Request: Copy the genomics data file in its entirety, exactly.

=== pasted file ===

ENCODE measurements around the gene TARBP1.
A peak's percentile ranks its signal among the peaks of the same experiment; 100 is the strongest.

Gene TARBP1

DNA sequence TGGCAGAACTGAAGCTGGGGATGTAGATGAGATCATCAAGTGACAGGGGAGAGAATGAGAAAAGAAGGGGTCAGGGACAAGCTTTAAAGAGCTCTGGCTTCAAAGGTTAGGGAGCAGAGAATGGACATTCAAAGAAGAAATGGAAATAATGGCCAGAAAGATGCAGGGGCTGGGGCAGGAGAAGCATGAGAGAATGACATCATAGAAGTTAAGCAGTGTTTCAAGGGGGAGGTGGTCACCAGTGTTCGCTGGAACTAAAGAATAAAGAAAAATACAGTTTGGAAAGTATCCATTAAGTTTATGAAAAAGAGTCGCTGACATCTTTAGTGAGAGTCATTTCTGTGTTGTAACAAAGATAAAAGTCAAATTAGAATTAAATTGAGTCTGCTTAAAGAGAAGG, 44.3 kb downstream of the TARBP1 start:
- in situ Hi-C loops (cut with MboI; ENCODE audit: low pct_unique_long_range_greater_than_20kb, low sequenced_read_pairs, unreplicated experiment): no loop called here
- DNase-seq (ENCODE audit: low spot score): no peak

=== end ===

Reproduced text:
ENCODE measurements around the gene TARBP1.
A peak's percentile ranks its signal among the peaks of the same experiment; 100 is the strongest.

Gene TARBP1

DNA sequence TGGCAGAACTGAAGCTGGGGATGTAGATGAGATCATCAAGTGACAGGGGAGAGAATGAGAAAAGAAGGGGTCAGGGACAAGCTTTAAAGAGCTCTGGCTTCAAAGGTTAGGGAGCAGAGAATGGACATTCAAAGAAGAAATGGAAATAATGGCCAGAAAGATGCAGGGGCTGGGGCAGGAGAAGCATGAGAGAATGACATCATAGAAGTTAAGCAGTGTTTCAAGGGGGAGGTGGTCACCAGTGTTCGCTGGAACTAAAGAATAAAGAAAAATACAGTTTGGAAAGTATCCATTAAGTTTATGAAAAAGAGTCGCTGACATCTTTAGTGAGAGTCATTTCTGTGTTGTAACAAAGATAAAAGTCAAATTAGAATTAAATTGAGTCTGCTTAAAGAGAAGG, 44.3 kb downstream of the TARBP1 start:
- in situ Hi-C loops (cut with MboI; ENCODE audit: low pct_unique_long_range_greater_than_20kb, low sequenced_read_pairs, unreplicated experiment): no loop called here
- DNase-seq (ENCODE audit: low spot score): no peak